Red Planet Seeks a Better Data Plan

NASA requests proposals for commercial Mars communications network

1 min read
Red Planet Seeks a Better Data Plan
Illustration: JPL/NASA

In a move likely to both incite critics and excite supporters of the agency, last week NASA issued a request for proposals for a possible commercial communications network around Mars

The request comes as the space agency mulls its options for future unmanned—and ultimately manned—Mars missions. NASA currently operates two orbiters around the red planet that also serve as relay stations for other Mars missions, most notably the celebrated Mars rover program. On 21 September 2014, the Mars Atmosphere and Volatile Evolution (aka MAVEn) orbiter will add one more node in the communications network, making three NASA-operated Mars relay satellites.

But, according to John Grunsfeld, associate administrator of the agency’s Science Mission Directorate, after MAVEn, no other orbiting communications platforms are on the books for the red planet. Yet several Mars surface missions and other small orbital missions are will be arriving over then next few years.

“Depending on the outcome, the new model could be a vital component in future science missions and the path for humans to Mars,” Grunsfeld said in a prepared statement.

As IEEE Spectrum reported in 2009, NASA has already called for development of a for-profit communications network for lunar missions too. However, if the 2009 request for proposals yielded any concrete lunar-data-network commercialization plans, we aren’t aware of them.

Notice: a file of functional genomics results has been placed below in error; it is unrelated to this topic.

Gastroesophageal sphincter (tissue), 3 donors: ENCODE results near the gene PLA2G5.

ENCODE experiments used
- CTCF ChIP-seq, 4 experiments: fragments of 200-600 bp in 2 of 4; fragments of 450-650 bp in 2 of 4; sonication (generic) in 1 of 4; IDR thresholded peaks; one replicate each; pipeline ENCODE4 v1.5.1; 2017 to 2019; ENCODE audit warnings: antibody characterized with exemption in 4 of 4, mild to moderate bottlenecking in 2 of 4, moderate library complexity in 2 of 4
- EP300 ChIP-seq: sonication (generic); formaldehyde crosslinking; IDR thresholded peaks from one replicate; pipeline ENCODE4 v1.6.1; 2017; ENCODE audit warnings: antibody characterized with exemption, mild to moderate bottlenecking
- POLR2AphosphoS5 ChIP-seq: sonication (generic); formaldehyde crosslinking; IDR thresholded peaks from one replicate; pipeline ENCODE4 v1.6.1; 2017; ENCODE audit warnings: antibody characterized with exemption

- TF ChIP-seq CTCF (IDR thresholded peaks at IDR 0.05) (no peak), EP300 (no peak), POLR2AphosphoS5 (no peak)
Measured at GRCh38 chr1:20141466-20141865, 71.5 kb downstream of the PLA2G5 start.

More promising has been NASA’s own tests last year of a 622 megabit per second laser uplink to the moon. The current Mars request cites the agency’s pulsed laser transmission as a possible “area for improvement” over present-day Mars communications technology.

NASA requests that all burgeoning Bells submit plans for their proposed Mars Telephone and Telegraph network by 25 August.

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Top Tech 2022: A Special Report

Preview two dozen exciting technical developments that are in the pipeline for the coming year

1 min read
Photo of the lower part of a rocket in an engineering bay.

NASA’s Space Launch System will carry Orion to the moon.

Frank Michaux/NASA

At the start of each year, IEEE Spectrum attempts to predict the future. It can be tricky, but we do our best, filling the January issue with a couple of dozen reports, short and long, about developments the editors expect to make news in the coming year.

This isn’t hard to do when the project has been in the works for a long time and is progressing on schedule—the coming first flight of NASA’s Space Launch System, for example. For other stories, we must go farther out on a limb. A case in point: the description of a hardware wallet for Bitcoin that the company formerly known as Square (which recently changed its name to Block) is developing but won’t officially comment on. One thing we can predict with confidence, though, is that Spectrum readers, familiar with the vicissitudes of technical development work, will understand if some of these projects don’t, in fact, pan out. That’s still okay.

Engineering, like life, is as much about the journey as the destination.

See all stories from our Top Tech 2022 Special Report

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